Calling on water-intensive industries to do more

Water-intensive sectors, such as those in manufacturing and production, are under more pressure than ever to take greater responsibility for their water consumption

The safe provision of drinking water is a human right. But this is under increasing threat, not only due to drought, climate change and growing populations, but also increased consumption by consumers and water-intensive industries.

As we go into a climate-uncertain future, businesses need to work together on issues around water scarcity

Water remains one of the most important corporate social responsibility (CSR) initiatives a business can have. And those transparent about their efforts can benefit from competitive advantage, brand awareness, and improved trust with customers, employees and stakeholders.

How business can control its water supply

But water conservation problems are an increasing risk for businesses themselves. The World Resources Institute says more than a billion people currently live in water-scarce regions and this could rise to 3.5 billion by 2025. Meanwhile, Nasa has found that 13 of the world’s 37 most important groundwater basins are depleting much faster than they can be recharged.

One of the first steps companies can take is changing to a more sustainable supplier. The commercial market of the UK water industry was deregulated in 2017, allowing businesses to change providers, regardless of where they’re located.

However, only a fraction have switched, despite the opportunity to save money on utility bills. Only 36,000 small-business owners in England switched water supplier between April and August 2017, out of a possible 1.2 million. One year on, less than 5 per cent have switched, according to data from Market Operator Services, which operates the new water market.

Deregulation only works when businesses take advantage of it. Aside from price, incentives to switch include driving up customer service and improved efficiencies, including tailored services to meet individual customers’ requirements and added support.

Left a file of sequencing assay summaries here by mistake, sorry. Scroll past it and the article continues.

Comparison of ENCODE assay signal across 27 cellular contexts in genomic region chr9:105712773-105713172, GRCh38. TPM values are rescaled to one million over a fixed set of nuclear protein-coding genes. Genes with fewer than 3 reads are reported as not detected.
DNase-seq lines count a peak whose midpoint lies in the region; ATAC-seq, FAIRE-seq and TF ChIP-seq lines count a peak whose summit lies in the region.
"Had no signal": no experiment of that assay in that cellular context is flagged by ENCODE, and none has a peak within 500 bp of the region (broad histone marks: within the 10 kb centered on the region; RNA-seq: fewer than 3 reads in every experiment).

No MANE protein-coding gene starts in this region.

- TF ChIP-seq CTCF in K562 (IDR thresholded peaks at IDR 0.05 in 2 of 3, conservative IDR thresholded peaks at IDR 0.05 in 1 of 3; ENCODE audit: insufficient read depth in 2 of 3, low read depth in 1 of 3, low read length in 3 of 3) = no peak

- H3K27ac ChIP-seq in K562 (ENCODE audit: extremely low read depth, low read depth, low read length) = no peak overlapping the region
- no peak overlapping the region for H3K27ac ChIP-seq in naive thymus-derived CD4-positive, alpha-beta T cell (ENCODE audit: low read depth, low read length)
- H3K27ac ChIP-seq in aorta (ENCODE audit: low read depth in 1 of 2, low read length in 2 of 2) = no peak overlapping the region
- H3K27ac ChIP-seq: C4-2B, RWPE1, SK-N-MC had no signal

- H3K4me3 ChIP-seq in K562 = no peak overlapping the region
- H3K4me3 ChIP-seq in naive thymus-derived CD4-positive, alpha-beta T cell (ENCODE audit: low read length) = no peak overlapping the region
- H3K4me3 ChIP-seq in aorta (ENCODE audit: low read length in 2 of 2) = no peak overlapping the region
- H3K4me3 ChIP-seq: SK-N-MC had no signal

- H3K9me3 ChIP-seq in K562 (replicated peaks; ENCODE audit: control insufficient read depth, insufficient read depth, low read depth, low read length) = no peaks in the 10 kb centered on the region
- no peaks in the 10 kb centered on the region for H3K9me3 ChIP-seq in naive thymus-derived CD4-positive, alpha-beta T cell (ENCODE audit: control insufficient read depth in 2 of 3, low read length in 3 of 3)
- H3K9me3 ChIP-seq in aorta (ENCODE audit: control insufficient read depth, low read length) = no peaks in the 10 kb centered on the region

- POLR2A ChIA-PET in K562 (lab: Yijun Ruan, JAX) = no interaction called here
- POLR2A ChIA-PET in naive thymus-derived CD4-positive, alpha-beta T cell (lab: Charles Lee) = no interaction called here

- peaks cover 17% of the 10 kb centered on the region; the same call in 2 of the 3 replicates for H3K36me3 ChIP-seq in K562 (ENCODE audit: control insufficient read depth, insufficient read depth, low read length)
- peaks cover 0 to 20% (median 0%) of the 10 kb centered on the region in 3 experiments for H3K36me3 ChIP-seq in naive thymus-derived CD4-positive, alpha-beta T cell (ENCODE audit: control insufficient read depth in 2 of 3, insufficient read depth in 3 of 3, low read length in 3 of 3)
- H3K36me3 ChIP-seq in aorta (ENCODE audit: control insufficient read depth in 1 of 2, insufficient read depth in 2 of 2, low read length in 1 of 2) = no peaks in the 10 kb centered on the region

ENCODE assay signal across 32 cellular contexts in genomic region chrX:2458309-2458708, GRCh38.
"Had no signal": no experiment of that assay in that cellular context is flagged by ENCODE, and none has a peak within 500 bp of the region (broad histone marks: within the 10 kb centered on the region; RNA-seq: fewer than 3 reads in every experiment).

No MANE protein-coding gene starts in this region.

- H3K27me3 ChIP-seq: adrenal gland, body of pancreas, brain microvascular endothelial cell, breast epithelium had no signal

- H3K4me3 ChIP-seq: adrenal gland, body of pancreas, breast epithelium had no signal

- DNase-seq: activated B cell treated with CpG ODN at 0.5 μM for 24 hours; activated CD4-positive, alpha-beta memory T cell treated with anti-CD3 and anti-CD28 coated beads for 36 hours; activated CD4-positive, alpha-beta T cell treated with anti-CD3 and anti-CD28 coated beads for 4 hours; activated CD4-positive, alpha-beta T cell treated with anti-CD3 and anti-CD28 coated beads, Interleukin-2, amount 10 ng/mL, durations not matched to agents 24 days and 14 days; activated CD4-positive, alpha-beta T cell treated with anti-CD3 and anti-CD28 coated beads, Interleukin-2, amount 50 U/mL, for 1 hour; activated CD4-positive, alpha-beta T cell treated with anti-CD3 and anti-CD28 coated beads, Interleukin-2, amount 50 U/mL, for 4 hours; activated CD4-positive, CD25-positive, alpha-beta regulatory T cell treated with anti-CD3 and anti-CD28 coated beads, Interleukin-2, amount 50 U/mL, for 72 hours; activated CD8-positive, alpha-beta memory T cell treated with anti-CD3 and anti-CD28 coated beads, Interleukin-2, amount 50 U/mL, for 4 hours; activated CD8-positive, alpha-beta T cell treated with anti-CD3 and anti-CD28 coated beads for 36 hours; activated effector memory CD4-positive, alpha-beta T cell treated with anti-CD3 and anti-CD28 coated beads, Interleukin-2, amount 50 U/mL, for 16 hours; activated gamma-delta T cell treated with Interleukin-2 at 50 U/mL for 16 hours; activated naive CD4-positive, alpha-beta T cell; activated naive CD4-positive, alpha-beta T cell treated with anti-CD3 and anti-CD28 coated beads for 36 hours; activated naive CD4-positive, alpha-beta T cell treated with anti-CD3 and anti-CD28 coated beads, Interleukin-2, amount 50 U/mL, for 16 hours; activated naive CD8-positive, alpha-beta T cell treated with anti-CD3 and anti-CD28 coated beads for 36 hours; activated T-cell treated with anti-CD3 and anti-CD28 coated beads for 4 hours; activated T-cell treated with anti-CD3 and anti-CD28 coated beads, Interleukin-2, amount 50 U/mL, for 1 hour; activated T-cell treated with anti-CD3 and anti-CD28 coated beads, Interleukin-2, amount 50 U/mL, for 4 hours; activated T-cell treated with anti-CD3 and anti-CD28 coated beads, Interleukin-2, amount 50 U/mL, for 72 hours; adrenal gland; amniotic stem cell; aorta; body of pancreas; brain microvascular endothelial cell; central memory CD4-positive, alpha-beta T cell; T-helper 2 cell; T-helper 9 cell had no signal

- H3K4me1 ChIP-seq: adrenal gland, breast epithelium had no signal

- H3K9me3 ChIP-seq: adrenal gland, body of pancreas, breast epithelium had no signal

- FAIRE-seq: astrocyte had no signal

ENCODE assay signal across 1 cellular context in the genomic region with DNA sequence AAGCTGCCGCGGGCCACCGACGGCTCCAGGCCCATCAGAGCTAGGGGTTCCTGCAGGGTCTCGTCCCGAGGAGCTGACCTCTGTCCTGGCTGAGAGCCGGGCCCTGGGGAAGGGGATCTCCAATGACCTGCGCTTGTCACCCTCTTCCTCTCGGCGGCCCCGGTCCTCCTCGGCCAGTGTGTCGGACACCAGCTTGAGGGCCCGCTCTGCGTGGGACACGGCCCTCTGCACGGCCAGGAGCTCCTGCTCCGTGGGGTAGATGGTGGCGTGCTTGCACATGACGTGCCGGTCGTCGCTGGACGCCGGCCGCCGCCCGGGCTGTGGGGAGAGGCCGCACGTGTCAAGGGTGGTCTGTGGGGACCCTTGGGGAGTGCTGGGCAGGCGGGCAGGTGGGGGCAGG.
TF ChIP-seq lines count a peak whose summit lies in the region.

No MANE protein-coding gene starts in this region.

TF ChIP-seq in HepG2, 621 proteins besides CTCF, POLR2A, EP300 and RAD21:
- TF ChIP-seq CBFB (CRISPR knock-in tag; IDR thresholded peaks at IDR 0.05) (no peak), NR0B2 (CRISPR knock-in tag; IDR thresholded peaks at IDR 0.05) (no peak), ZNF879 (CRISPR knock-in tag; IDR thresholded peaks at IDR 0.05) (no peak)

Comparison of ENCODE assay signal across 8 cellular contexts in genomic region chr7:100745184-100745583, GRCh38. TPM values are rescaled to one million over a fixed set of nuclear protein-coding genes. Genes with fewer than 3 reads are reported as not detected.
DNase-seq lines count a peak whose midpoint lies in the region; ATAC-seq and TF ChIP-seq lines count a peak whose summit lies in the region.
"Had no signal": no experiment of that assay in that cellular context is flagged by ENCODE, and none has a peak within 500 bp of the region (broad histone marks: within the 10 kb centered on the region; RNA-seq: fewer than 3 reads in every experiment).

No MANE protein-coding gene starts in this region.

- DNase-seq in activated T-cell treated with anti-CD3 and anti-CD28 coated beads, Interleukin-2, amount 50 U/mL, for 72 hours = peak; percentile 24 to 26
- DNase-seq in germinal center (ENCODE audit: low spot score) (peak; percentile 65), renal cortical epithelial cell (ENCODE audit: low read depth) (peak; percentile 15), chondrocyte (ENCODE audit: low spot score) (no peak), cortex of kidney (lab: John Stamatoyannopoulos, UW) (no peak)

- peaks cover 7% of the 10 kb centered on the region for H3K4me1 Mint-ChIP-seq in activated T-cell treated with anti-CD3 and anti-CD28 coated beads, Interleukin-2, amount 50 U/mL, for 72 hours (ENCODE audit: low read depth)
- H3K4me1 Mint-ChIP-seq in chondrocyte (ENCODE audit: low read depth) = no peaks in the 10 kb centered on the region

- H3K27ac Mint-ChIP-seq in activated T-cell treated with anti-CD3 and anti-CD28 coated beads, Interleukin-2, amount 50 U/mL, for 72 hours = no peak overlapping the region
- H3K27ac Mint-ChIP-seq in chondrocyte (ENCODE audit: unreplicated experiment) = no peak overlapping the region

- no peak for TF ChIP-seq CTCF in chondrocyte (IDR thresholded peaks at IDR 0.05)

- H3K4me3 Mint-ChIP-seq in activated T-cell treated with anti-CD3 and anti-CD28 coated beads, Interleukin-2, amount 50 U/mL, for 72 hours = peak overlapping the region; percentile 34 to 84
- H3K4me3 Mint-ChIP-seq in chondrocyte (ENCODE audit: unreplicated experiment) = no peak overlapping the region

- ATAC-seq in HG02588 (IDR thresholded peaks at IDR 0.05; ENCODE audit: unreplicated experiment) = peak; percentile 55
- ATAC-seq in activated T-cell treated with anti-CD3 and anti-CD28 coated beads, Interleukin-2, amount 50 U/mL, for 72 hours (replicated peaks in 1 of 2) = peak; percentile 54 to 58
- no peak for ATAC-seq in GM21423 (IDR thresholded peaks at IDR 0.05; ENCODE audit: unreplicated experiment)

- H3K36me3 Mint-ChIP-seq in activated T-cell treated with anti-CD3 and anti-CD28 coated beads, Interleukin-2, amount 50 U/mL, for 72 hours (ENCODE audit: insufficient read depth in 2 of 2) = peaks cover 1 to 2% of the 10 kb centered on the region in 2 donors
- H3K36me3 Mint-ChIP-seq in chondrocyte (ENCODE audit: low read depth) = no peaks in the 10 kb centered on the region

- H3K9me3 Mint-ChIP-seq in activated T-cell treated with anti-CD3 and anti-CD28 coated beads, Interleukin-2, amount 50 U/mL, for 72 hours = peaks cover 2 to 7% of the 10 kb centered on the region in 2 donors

“Coca-Cola’s UK bottler applied for, and was granted, a self-supply licence so they could deal with wholesalers of water rather than retailers,” says Liz Lowe, Coca-Cola’s UK CSR manager. “This cuts out the middleman, improves relationships and is more agile.”

The real potential of savvy water management

There are many benefits to companies operating in water-intensive industries going above and beyond their CSR initiatives. Victoria Romero, Proctor & Gamble’s scientific and sustainability associate communications manager for Northern Europe, says P&G has reduced its water per unit of production by a quarter since 2010, with solutions such as using rainwater and reusing utility reject water that would otherwise go to the sewer.

“Several fabric care plants located in Mexico, Pakistan, Czech Republic and the US have found unique circular approaches to beneficially reuse water from one process and feed water into another process,” she says.

“A recent circular example is the Port Qasim plant in Pakistan, located within a water-stressed region, reusing water used to clean and flush holding tanks back into the manufacturing process.”

Scarce water will cost businesses more and be less reliable, therefore many recognise they must focus on water stewardship for the survival, not just reputation, of their business.

“Water is the main ingredient in all our drinks, without it we wouldn’t exist,” says Coca-Cola’s Ms Lowe.